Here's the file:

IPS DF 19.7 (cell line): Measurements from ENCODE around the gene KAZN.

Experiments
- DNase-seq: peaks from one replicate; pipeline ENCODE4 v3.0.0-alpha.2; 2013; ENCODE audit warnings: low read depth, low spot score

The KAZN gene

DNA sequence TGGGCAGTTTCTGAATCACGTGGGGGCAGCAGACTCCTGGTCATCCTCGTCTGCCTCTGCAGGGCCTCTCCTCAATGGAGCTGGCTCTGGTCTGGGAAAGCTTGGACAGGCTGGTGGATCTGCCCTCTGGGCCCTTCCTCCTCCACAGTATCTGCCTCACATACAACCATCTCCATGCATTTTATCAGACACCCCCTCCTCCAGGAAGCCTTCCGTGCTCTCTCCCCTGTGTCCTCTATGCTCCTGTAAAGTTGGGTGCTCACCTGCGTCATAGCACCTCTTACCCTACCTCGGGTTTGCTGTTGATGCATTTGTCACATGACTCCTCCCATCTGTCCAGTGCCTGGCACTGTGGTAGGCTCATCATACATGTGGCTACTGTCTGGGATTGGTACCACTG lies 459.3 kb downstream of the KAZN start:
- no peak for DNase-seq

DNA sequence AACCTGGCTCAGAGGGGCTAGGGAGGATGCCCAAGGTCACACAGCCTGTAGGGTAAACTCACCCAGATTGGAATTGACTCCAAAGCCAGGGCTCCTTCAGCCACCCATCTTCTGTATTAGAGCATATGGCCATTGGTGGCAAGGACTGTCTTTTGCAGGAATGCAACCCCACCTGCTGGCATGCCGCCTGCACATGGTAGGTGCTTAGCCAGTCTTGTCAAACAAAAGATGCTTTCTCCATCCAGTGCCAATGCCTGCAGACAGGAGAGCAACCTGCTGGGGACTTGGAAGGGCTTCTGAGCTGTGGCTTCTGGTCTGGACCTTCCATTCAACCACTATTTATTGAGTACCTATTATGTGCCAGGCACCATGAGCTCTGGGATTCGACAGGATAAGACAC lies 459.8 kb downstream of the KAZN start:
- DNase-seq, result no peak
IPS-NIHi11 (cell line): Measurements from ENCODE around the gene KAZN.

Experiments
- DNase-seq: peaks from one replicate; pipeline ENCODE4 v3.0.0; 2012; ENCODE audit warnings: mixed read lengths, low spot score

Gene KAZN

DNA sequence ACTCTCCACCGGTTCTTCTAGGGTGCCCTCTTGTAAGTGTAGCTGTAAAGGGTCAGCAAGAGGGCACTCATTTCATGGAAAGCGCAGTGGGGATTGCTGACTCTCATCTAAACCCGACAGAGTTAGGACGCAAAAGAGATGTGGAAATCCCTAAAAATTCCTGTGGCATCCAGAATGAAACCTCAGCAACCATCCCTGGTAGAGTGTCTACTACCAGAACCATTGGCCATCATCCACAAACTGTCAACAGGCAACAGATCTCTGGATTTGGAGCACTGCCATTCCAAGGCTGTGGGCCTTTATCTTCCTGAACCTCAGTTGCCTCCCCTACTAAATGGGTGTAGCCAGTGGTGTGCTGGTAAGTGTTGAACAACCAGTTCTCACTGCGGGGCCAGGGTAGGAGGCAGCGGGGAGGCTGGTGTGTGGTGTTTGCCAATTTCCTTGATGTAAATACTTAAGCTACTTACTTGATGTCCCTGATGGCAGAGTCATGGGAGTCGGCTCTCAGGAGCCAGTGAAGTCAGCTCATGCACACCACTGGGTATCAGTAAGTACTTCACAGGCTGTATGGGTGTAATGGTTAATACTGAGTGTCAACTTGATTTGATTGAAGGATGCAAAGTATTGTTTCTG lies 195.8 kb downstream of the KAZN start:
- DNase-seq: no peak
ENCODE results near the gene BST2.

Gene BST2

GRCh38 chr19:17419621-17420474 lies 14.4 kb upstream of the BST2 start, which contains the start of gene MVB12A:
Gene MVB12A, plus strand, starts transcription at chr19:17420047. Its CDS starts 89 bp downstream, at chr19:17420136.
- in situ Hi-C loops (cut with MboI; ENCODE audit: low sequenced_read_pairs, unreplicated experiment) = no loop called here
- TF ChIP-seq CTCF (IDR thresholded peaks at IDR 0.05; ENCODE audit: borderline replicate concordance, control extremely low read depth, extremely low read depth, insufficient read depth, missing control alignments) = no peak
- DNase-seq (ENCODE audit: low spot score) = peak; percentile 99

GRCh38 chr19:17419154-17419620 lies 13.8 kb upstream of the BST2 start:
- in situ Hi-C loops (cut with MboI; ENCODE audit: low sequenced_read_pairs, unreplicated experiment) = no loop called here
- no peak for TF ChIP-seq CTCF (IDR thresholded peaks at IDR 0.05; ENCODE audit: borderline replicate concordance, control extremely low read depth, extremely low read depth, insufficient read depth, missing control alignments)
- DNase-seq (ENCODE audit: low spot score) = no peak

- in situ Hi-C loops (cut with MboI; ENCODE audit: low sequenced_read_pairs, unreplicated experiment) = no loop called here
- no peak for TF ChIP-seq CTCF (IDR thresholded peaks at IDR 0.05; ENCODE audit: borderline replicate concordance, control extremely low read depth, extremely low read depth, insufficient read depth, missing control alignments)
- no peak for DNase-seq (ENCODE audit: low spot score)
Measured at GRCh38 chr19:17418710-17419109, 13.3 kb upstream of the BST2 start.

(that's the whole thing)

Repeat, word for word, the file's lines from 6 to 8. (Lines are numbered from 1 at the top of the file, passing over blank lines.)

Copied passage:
- no peak for DNase-seq

DNA sequence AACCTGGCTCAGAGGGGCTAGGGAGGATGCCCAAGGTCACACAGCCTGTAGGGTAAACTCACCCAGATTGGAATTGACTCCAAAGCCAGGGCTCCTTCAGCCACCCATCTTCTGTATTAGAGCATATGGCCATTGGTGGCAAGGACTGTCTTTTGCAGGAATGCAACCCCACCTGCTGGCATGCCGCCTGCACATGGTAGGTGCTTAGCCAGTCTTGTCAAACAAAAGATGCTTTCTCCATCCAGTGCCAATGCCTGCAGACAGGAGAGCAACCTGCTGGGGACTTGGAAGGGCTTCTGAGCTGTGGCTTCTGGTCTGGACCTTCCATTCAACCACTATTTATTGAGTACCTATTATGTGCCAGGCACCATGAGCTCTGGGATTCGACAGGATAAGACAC lies 459.8 kb downstream of the KAZN start:
- DNase-seq, result no peak